Before I jump too far into the second half of this review, I need to mention that the bike as shown here was shot after I’d put a good 2000 miles on it. Normally, I shoot bikes as soon as I get them, but somehow, my excitement to get on this machine saw me flame out on that mission. As a result, you’re seeing it with some non-standard parts, including a replaced rear tire, a compact crankset and a compact bar. I swapped the cranks and bar out for my personal preferences. Had I been purchasing the bike off the showroom floor, I’d have put those parts on eBay before ever riding a single kilometer. Okay, on with the real subject.
I had an interesting conversation this past fall with one of Specialized’s engineers. We were discussing how stiffness isn’t an absolute, how a bike needs to flex in certain directions to track well, as well as provide some comfort to the rider.
What he told me was that stiffness, as a concept, required a lot of flexibility, that when they use the word “stiffness” they say it with a wink. To understand this, let’s begin with a simple example: a fork.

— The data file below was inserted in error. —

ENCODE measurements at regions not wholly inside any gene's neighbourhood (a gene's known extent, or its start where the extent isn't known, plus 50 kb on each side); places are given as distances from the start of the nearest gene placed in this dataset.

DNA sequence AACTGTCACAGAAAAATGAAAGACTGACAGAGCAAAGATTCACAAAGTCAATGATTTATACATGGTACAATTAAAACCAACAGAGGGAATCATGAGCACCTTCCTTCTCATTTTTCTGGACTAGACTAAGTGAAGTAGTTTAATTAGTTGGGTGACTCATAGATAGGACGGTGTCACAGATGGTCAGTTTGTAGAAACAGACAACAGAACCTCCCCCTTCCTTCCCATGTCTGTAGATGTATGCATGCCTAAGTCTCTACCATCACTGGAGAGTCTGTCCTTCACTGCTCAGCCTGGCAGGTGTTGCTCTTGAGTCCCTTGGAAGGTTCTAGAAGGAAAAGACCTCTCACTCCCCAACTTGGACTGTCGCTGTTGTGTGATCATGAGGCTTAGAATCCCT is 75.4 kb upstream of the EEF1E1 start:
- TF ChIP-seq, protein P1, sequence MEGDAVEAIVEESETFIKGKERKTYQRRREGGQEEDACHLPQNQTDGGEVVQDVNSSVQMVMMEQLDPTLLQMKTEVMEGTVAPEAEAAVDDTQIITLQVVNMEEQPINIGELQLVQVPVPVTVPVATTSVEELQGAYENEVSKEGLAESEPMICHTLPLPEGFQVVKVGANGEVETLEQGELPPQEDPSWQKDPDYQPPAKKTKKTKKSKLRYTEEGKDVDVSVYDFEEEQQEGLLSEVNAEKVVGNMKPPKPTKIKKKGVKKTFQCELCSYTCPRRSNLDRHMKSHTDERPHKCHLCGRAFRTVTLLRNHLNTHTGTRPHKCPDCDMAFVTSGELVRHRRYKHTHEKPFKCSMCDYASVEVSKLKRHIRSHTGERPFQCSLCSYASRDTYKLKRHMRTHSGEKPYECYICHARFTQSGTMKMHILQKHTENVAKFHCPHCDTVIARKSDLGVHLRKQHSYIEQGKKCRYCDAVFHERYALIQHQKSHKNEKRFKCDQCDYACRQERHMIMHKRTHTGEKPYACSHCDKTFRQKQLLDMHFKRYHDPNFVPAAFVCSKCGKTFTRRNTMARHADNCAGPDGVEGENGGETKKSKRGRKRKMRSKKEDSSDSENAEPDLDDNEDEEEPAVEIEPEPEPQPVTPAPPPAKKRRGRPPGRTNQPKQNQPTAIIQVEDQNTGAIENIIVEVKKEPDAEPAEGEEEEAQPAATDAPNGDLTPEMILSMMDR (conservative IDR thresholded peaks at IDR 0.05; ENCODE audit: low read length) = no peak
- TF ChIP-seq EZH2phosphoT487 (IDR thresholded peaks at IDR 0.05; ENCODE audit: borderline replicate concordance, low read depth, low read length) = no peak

A fork, generally speaking, can flex in a few different ways. The blades can flex fore and aft. They can flex side-to-side. They can twist. And the steerer can flex based on twisting forces exerted by the rider. Of these, one—fore/aft—is useful. The other three are not helpful in making a bike track well when under power, cornering or descending. So the trick is to vary the sheets of fiber so that you’re minimizing twist, sideways and steerer flex while allowing the blades to respond to bumps and vibration.
When you get to a frame, how and where you want stiffness and how and where you want flex gets a good deal more complicated. In the late 1990s, the challenge was to eliminate bottom bracket flex. Once that was conquered we started noticing how frames would twist when we were out of the saddle.